I am new to root and I would like to know which operating system should I install on my computer? I understand that in Ubuntu 20, the installation presents problems due to its very new version, while in Ubuntu 18 the process is normal and there is more information online.
I am also new to using ubuntu and this is why it seems more difficult to think about ubuntu 20, unless there are good guides.
Thank you very much for attending
Can you recommend a video or tutorial text guide for installation?
There’s some instructions here https://root.cern/install/#download-a-pre-compiled-binary-distribution
On the side, I’ve recently been working on a Snap package for ROOT. My target audience is for people new to ROOT / Linux, so if you were willing to consider it I’d really appreciate any feedback you might have on it. Installing it on Ubuntu is as simple as
sudo snap install root-framework
Or you can even go into the Ubuntu appstore and search for it graphically. It’ll add ROOT to the Ubuntu start menu too for some extra convienience. The main difference is that if you wanted to use PyROOT, run
pyroot rather than Python directly. Otherwise I’m hoping for a lot of people like yourself it’d be effectively identical to the regular ROOT packages, but I’d love any feedback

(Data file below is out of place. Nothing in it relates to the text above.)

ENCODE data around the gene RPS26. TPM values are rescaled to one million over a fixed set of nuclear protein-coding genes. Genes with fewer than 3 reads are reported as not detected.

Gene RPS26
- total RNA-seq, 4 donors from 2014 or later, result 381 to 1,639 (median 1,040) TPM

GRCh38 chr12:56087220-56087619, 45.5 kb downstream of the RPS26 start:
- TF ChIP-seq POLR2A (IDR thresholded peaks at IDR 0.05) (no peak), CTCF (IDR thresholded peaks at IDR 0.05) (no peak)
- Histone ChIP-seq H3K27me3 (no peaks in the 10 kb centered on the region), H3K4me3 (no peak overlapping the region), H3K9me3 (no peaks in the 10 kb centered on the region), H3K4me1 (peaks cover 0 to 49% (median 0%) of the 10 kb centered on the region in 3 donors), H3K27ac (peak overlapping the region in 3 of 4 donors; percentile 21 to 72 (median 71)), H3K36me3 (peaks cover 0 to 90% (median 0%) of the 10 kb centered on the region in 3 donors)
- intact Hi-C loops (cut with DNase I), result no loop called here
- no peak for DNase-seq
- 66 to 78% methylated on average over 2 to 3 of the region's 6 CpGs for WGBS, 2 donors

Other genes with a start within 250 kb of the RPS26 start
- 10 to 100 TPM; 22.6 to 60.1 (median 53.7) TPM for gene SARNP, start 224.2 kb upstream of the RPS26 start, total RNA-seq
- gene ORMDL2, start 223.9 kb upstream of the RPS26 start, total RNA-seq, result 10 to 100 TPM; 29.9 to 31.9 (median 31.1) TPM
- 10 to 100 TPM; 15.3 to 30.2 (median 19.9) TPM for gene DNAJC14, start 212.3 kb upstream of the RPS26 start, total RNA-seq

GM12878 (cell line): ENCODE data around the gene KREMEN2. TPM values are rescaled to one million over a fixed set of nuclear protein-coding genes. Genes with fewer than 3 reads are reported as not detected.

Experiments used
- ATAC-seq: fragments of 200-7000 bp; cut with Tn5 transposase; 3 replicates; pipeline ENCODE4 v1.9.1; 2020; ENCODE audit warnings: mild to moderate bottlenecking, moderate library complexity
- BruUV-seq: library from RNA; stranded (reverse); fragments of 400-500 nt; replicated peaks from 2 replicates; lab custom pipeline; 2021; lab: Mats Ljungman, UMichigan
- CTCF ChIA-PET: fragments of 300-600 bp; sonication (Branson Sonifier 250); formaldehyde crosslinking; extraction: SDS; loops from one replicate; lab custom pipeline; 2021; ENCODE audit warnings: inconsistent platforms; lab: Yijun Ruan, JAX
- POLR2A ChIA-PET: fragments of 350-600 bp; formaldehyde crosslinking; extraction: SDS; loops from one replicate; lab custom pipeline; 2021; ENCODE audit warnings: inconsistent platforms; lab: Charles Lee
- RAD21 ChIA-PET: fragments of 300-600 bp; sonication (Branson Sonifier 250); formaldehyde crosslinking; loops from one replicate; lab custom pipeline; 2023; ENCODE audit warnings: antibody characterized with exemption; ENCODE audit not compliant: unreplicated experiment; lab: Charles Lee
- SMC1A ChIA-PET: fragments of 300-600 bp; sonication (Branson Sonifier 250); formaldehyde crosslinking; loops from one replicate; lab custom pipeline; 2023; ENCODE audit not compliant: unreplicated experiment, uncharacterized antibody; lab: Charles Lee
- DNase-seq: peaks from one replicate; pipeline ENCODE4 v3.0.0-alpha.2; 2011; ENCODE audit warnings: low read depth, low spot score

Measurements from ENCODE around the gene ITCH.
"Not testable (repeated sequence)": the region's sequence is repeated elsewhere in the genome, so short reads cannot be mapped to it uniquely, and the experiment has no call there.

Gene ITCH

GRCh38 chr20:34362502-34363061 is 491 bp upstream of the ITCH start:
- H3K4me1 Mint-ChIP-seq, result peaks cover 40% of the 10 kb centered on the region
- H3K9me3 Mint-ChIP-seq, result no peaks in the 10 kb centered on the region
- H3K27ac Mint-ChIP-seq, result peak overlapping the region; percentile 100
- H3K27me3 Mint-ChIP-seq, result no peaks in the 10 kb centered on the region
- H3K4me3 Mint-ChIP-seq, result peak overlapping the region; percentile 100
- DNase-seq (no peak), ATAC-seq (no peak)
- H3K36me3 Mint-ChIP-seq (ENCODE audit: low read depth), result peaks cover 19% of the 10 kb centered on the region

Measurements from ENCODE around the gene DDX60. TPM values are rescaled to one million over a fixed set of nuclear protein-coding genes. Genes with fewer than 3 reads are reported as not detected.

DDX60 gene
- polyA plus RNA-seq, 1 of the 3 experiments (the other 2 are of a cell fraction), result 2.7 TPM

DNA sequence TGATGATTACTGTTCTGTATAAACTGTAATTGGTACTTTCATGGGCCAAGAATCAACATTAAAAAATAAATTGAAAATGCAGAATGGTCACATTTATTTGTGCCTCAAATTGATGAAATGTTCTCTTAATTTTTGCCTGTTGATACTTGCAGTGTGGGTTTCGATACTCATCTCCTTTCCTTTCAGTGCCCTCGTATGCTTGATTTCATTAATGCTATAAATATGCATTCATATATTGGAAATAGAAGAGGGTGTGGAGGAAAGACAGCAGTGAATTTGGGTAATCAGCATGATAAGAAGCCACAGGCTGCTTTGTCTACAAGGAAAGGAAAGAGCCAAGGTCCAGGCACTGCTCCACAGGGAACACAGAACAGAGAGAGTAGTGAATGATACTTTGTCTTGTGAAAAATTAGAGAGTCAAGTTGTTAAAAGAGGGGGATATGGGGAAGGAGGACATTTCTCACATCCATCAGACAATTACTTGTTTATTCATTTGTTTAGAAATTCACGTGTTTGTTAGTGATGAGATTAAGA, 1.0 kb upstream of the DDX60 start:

Thank you very much James, I already installed that and it was quick. I would like to know if it is the pre-compiler or something smaller? I see that it is somewhat more compact, does this have all the usual Root tools or is it more reduced?
You can run the usual
root-config to get the compile options. The extra root utilities such as
rootbrowse will be there too, the package is heavily compressed and is really about 1.3GB rather than the approximate 500MB to download and store it, header files just compress particularly well. PyROOT (with the
pyroot command), CPU based TMVA, graphical output / OpenGL, PROOF and a lot of other core functionality should work, and heck, even
root --notebook should work.
There are some caveats, snap packages are mostly blind to anything else on the system, so if you wanted to install custom Python modules for example its not for you. But for someone new to ROOT and Linux this might not be a concern. In the worst case, you can run
sudo snap remove root-framework and it’s gone, and the guarantees the snap format makes means it isn’t messy so doesn’t leave over any system files and was like it was never there at all, and use the normal packages if you’d prefer.
I’m currently writing a blog post about the snap so there should be something more concrete for an introduction soon
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